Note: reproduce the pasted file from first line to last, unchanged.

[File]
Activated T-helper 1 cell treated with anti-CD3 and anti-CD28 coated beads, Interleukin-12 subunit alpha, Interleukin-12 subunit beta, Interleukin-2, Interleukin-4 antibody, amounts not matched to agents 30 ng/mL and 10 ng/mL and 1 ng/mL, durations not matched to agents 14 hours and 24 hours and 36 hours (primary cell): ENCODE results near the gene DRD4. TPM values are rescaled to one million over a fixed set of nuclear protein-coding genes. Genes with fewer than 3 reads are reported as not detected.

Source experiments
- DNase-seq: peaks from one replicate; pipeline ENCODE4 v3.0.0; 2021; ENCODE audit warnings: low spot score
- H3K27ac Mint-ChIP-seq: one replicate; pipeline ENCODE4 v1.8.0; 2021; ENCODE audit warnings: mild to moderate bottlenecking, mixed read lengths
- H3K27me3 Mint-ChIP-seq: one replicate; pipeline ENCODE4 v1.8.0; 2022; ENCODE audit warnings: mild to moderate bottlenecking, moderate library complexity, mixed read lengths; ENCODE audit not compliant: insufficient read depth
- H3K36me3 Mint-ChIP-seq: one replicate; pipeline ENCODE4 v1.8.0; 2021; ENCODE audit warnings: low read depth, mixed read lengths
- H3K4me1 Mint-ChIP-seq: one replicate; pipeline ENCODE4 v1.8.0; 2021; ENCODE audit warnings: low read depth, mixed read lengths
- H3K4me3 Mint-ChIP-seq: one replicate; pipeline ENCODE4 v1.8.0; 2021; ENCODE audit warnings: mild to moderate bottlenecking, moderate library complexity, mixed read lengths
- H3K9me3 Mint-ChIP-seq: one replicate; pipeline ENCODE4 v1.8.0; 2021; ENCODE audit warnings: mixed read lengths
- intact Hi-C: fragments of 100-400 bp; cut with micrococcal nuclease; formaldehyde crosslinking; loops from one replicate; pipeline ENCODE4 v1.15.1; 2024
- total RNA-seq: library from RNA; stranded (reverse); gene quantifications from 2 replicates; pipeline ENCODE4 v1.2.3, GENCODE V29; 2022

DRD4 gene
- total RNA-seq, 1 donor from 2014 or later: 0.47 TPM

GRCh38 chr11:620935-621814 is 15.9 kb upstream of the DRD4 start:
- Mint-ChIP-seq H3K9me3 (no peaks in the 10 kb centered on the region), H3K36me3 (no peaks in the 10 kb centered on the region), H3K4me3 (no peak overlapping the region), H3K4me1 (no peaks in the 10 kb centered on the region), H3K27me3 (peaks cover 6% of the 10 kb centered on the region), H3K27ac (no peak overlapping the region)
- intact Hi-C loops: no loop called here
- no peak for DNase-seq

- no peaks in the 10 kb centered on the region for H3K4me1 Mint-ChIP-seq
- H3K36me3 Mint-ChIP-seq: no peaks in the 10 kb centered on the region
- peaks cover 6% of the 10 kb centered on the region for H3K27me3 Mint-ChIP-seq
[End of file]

Activated T-helper 1 cell treated with anti-CD3 and anti-CD28 coated beads, Interleukin-12 subunit alpha, Interleukin-12 subunit beta, Interleukin-2, Interleukin-4 antibody, amounts not matched to agents 30 ng/mL and 10 ng/mL and 1 ng/mL, durations not matched to agents 14 hours and 24 hours and 36 hours (primary cell): ENCODE results near the gene DRD4. TPM values are rescaled to one million over a fixed set of nuclear protein-coding genes. Genes with fewer than 3 reads are reported as not detected.

Source experiments
- DNase-seq: peaks from one replicate; pipeline ENCODE4 v3.0.0; 2021; ENCODE audit warnings: low spot score
- H3K27ac Mint-ChIP-seq: one replicate; pipeline ENCODE4 v1.8.0; 2021; ENCODE audit warnings: mild to moderate bottlenecking, mixed read lengths
- H3K27me3 Mint-ChIP-seq: one replicate; pipeline ENCODE4 v1.8.0; 2022; ENCODE audit warnings: mild to moderate bottlenecking, moderate library complexity, mixed read lengths; ENCODE audit not compliant: insufficient read depth
- H3K36me3 Mint-ChIP-seq: one replicate; pipeline ENCODE4 v1.8.0; 2021; ENCODE audit warnings: low read depth, mixed read lengths
- H3K4me1 Mint-ChIP-seq: one replicate; pipeline ENCODE4 v1.8.0; 2021; ENCODE audit warnings: low read depth, mixed read lengths
- H3K4me3 Mint-ChIP-seq: one replicate; pipeline ENCODE4 v1.8.0; 2021; ENCODE audit warnings: mild to moderate bottlenecking, moderate library complexity, mixed read lengths
- H3K9me3 Mint-ChIP-seq: one replicate; pipeline ENCODE4 v1.8.0; 2021; ENCODE audit warnings: mixed read lengths
- intact Hi-C: fragments of 100-400 bp; cut with micrococcal nuclease; formaldehyde crosslinking; loops from one replicate; pipeline ENCODE4 v1.15.1; 2024
- total RNA-seq: library from RNA; stranded (reverse); gene quantifications from 2 replicates; pipeline ENCODE4 v1.2.3, GENCODE V29; 2022

DRD4 gene
- total RNA-seq, 1 donor from 2014 or later: 0.47 TPM

GRCh38 chr11:620935-621814 is 15.9 kb upstream of the DRD4 start:
- Mint-ChIP-seq H3K9me3 (no peaks in the 10 kb centered on the region), H3K36me3 (no peaks in the 10 kb centered on the region), H3K4me3 (no peak overlapping the region), H3K4me1 (no peaks in the 10 kb centered on the region), H3K27me3 (peaks cover 6% of the 10 kb centered on the region), H3K27ac (no peak overlapping the region)
- intact Hi-C loops: no loop called here
- no peak for DNase-seq

- no peaks in the 10 kb centered on the region for H3K4me1 Mint-ChIP-seq
- H3K36me3 Mint-ChIP-seq: no peaks in the 10 kb centered on the region
- peaks cover 6% of the 10 kb centered on the region for H3K27me3 Mint-ChIP-seq